The FASB issued a consolidation standard on February 18, 2015 that makes targeted amendments to the current consolidation guidance. The changes are designed to address most of the concerns of the asset management industry and end the deferral granted to investment companies from applying the VIE guidance. However, entities across all industries will be impacted, particularly those that use limited partnerships, e.g., the oil and gas, transportation, and real estate sectors. In addition, companies in any industry that outsource decision making or have historically applied the related party tiebreaker may see a change in their consolidation conclusion and disclosures. The new guidance also provides a new scope exception to registered money market funds and similar unregistered money market funds.
Want to get your head around the consolidation model? Listen in as we take a high level look.
– When an entity is a variable interest entity
Limited partnerships or similar entities would be evaluated for consolidation under the variable interest entity model when the investors do not hold substantive kick-out, liquidation or participating rights. Consequently, more of these types of entities would be subject to the variable interest entity model than today.
For all other entities, prior to evaluating whether a single equity holder has the ability to remove an outsourced decision maker with a variable interest, the standard requires the reporting entity to consider first the rights of all the equity holders at risk. If the equity holders have substantive rights that are deemed to give them the power to direct the entity’s most significant activities, then the entity would not be a VIE under this characteristic. This amendment may reduce the number of entities that would otherwise be VIEs.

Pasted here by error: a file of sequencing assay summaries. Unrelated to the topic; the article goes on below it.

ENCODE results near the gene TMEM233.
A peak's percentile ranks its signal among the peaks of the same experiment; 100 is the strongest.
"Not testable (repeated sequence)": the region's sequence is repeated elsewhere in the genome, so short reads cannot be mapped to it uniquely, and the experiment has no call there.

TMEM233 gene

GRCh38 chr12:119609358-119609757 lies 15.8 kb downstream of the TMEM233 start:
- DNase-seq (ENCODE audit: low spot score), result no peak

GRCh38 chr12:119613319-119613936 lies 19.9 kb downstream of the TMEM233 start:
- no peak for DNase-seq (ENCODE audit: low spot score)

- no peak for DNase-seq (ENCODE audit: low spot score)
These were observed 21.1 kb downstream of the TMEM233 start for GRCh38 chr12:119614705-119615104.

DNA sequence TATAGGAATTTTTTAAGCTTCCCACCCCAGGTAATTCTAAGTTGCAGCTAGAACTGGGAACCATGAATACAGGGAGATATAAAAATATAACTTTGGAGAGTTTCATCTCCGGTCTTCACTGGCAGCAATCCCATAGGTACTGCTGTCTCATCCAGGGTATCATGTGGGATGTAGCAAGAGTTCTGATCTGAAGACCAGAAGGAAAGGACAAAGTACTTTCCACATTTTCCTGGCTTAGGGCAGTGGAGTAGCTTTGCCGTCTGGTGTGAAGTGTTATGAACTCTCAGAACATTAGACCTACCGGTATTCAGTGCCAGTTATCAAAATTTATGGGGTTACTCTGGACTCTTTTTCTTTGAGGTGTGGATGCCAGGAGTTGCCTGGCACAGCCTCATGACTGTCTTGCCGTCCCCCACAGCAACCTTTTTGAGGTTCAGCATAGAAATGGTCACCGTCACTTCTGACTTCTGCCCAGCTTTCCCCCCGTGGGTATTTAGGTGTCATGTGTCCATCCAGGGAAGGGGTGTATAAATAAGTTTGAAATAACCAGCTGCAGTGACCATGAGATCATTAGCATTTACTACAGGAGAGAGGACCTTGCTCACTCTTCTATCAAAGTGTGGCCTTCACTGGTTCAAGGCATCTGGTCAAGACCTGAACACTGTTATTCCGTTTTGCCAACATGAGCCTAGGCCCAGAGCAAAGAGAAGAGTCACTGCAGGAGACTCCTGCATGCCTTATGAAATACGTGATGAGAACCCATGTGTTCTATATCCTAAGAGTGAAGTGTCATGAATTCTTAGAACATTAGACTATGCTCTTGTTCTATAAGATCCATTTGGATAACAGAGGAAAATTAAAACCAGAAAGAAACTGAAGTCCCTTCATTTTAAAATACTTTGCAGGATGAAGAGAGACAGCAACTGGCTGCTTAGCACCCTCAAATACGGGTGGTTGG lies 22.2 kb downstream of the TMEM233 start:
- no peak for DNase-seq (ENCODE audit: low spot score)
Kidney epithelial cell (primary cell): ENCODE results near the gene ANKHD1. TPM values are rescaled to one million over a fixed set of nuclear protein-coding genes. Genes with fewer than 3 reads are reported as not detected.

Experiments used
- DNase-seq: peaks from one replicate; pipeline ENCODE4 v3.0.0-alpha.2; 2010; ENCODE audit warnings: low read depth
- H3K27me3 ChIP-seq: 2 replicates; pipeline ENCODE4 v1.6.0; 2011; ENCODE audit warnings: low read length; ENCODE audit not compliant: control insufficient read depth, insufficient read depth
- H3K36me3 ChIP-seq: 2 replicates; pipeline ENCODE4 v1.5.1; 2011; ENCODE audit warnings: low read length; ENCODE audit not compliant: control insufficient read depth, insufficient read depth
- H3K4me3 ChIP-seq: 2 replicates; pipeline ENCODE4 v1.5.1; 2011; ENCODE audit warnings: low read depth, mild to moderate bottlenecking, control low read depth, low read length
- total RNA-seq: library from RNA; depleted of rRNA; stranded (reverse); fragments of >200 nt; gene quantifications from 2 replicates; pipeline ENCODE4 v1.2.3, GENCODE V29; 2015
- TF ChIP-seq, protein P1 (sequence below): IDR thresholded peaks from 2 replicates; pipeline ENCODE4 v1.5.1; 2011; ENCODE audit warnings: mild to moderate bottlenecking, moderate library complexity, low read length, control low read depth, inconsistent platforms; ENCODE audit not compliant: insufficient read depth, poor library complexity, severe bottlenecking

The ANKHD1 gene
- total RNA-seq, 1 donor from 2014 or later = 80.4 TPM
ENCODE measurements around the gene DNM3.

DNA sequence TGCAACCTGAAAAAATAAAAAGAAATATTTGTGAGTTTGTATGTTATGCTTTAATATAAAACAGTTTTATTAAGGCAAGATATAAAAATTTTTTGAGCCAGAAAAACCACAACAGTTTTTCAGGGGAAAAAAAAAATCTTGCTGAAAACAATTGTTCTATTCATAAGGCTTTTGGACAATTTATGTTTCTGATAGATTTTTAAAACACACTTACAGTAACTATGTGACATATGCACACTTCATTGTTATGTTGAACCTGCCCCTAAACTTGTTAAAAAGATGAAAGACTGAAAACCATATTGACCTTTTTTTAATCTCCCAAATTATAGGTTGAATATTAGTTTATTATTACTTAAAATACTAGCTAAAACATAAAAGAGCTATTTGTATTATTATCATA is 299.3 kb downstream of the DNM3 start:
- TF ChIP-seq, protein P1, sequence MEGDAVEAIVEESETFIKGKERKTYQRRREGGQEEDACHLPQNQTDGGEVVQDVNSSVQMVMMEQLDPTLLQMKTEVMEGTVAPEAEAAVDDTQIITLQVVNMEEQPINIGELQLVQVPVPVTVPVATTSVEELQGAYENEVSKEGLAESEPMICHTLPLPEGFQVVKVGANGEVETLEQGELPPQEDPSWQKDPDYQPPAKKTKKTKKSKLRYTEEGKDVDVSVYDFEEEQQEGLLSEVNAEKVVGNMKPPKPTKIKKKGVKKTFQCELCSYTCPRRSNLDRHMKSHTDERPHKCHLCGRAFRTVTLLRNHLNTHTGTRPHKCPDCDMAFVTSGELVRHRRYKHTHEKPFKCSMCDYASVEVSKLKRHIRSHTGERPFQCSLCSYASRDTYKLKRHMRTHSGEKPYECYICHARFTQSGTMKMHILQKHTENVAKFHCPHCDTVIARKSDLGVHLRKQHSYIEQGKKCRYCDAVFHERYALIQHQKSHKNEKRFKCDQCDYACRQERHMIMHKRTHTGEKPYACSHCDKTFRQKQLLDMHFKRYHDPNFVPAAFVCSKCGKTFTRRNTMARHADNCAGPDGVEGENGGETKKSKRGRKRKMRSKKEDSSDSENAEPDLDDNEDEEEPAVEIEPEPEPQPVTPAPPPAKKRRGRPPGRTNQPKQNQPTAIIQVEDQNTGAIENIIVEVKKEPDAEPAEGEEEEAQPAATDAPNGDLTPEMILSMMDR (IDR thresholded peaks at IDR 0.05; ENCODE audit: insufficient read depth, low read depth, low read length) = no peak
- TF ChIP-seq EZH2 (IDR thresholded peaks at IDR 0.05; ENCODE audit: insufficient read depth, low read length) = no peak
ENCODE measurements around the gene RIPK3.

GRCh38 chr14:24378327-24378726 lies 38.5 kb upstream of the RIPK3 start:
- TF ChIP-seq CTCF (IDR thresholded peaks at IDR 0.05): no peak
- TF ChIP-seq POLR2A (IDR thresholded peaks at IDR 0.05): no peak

– Determination of whether the decision maker’s fee arrangement is a variable interest
Fewer fee arrangements will be variable interests under the new standard; as such, this may reduce the number of entities that are considered variable interest entities and, perhaps more importantly, will require fewer investment advisors and collateral managers to consolidate variable interest entities whose activities they direct.
– How to evaluate economics and related parties when determining who consolidates a variable interest entity
The criteria for determining which party should consolidate will remain broadly consistent – i.e., based on who has both power over the most significant activities and exposure to potentially significant economics, with a few notable exceptions. First, fees paid to a decision-maker (e.g., an asset manager) that are “at market” and “commensurate with services provided” would be excluded in determining whether the decision maker’s economics are “potentially significant.” In addition, how related parties and de facto agents of a decision maker impact the consolidation assessment will change. These changes individually and in the aggregate could change who consolidates an entity.
In this episode PwC's Lee Vanderpool and Craig Cooke discuss how the new consolidation standard, which was issued in early 2015, can impact companies across all industries. Listen to this overview of the standard to see how you may be affected.
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